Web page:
Why did we move from such a sensational location? To be honest our one room accommodation (and adjacent long drop toilet) literally hung off a muddy bank. And it was after one colossal storm that saw us swinging through the front door above a huge drop off that we called it a day (our livers were to thank us too) and searched for an alternative abode in town.
The following photos give a brief insight into the area where we live. Many of the houses are lived in by large Ugandan families whose children run, laugh and play around the unkempt gardens, as do their animals. Chris, Leo and I live in our rented house with Ugandan neighbours either side and behind us. Several expats tend to reside on another side of town close to the famous Jinja Golf Course that curves down to the Source of the Nile, where cattle and goats graze on the verges with wild abandon.
Interestingly Uganda has a large Indian population. During Idi Amin's reign he ordered their expulsion and they were given 90 days to leave. When Museveni, the current president, came to power in 1986 he invited the Indians back. Many of them still retained their land and house titles which meant they could return to where they were living before. Several families live in large and ornate houses and depending on the time of day the smell of curry and incense can be caught on the wind.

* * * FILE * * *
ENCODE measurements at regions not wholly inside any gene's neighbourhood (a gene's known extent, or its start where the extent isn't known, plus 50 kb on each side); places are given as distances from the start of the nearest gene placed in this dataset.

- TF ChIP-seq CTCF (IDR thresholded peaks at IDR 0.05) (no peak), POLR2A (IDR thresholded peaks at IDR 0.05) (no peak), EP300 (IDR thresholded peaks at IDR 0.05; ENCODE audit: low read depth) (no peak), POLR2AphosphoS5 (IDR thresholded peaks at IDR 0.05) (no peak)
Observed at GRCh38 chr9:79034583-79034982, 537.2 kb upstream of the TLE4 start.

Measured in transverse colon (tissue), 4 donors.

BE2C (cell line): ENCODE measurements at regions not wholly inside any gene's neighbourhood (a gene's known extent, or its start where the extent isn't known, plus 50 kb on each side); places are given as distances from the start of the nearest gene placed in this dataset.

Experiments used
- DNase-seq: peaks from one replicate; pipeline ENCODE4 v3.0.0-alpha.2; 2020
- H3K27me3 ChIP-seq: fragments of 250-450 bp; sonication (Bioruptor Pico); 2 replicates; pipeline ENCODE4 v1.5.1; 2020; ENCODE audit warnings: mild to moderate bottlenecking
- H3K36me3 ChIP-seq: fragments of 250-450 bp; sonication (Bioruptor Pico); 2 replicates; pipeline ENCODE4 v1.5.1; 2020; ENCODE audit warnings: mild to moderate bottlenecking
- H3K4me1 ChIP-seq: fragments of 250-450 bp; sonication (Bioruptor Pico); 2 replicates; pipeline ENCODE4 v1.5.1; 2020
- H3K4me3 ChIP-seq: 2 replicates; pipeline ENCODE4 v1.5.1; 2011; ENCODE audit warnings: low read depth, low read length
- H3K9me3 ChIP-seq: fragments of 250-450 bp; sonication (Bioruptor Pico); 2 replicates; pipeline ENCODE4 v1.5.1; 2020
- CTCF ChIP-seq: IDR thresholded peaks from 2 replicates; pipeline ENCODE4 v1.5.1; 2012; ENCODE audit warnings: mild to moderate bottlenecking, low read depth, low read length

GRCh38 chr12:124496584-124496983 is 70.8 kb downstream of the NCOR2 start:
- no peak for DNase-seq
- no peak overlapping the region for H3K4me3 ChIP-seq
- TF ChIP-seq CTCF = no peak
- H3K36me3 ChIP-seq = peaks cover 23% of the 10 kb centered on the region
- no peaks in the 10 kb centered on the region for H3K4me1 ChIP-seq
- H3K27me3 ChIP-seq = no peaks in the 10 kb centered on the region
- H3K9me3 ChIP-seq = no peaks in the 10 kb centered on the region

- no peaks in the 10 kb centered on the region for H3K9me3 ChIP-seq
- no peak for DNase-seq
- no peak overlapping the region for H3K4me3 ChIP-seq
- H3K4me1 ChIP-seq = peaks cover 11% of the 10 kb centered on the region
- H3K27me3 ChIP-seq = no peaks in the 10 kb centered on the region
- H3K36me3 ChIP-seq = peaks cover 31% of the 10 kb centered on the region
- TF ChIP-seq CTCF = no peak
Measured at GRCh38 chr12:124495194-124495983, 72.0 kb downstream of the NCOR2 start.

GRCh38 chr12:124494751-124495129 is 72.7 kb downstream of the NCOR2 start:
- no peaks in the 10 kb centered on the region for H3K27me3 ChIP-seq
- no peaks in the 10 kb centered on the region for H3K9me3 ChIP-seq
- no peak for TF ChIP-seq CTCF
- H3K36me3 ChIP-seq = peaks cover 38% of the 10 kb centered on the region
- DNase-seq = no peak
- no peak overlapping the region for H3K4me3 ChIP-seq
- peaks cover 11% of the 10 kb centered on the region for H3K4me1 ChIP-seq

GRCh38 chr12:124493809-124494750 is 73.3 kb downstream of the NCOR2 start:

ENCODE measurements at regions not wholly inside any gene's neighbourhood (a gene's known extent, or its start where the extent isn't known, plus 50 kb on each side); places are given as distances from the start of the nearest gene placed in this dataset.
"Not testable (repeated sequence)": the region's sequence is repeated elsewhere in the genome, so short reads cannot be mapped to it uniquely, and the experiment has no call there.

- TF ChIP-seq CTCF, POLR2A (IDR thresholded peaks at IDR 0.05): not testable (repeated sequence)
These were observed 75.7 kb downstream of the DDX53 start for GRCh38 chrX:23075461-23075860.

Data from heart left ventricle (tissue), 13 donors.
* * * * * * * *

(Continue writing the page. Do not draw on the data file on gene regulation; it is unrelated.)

We're probably 15 minutes by foot from town and there's often a constant flow of traffic going past our front gate. Chickens pick at the insects by the driveway and people wander past the high green hedge bordering the garden where the Karamojong ladies bend to collect fallen sticks and tie them in bundles before placing them on their heads. Piki Piki's (local motorbike taxi's) putt up and down the road. Stray dogs encourage late night barking and Leo and I are usually awake to hear the Islamic call to prayer at 5am.....that's when I crash my head back into the pillows and dream of more sleep! Local hotels often have weekend discos but on the whole mid week entertainment is thankfully kept to a minimum.
In the late afternoon we may go for a second walk, taking a slightly longer route. Some of the roads are pot holed and there aren't any pavements. The askari's (night watchmen) pass us on their way to work, nodding a greeting and waving at Leo. Children fall out of school around this time and shriek and squeal at the 'big white baby' and we may stop at the dukas (local shops) to buy popcorn or bananas.
And if it's raining? Hmmm, we're fair weather walkers in this house and the rain in the tropics falls so heavily we take the soft option.............and stay in.